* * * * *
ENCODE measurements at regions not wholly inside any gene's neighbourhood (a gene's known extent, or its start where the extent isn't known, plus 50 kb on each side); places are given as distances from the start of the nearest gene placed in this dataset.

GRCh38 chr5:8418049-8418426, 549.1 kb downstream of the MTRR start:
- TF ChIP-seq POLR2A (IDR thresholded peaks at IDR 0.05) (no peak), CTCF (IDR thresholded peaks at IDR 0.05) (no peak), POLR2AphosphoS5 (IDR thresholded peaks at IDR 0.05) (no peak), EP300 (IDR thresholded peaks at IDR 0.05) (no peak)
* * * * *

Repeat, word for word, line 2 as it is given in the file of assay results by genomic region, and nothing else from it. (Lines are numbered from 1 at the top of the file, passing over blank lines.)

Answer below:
GRCh38 chr5:8418049-8418426, 549.1 kb downstream of the MTRR start: